Don’t fall into this trap. Actively think about where you’re at with your playing or songwriting, keep track of things that have room for improvement and work on them. Don’t settle into a routine. You’ll only hurt yourself and limit your own potential and you’ll have no one else to blame.

Create goals so that you don’t wander aimlessly.

As I just mentioned, spend the time to sit down and really think about the aspects of your playing or songwriting you want to work on.

For example, maybe (as a sax player) you want to learn altissimo, play more like Charlie Parker or improve your pitch in the lower register. You can break down each of those goals into more digestible actions so that you can take daily steps towards improving in each of them. Maybe for altissimo you first take the time to find out which fingerings work for you, then work on getting to them, then work them into scales and arpeggios, learn to play melodies that transition up to altissimo, etc. To play like Charlie Parker you could learn the Omnibook at a slow tempo, work it up to speed, memorize your favorite licks from the book and then learn them in several keys, try to transcribe his solos from recordings that aren’t in the Omnibook, etc. And finally for pitch in the lower register, play long tones and practice with a tuner.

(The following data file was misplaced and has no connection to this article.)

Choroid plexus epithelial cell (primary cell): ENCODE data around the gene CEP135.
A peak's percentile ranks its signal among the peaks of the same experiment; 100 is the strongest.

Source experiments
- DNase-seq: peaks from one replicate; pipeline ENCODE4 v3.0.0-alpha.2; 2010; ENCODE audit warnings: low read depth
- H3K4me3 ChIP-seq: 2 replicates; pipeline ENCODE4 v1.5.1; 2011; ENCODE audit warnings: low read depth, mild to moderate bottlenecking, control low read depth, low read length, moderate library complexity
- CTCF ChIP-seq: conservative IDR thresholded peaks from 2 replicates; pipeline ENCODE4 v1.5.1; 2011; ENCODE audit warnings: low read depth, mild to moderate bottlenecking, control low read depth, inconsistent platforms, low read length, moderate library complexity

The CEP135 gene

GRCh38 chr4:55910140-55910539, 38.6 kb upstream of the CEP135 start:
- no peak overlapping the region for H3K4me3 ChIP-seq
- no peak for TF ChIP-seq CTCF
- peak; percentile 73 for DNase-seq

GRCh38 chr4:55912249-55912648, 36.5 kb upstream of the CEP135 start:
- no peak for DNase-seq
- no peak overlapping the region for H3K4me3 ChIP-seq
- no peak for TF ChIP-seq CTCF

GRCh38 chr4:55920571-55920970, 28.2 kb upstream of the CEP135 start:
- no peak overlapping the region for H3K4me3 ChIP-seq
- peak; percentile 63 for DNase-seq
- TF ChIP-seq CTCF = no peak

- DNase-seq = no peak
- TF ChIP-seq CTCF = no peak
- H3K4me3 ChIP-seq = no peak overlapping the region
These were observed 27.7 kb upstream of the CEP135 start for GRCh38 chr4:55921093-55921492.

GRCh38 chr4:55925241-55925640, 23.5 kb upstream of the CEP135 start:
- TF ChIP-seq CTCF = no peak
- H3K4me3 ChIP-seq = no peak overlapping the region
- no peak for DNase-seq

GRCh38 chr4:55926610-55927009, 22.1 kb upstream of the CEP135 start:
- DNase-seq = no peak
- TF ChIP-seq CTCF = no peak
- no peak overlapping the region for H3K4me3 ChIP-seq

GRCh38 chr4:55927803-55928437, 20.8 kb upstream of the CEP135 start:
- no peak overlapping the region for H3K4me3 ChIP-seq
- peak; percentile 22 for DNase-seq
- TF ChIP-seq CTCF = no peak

The best musicians are those who really look for opportunities to improve and grow, they know that they are “good enough” but they always aim to get better. Don’t overwhelm yourself by trying to achieve perfection – for most, that’s impossible – but don’t let yourself settle for less than you can be as a performer. There’s a balance somewhere between “good enough” and perfection and every musician needs to decide for themselves what that is.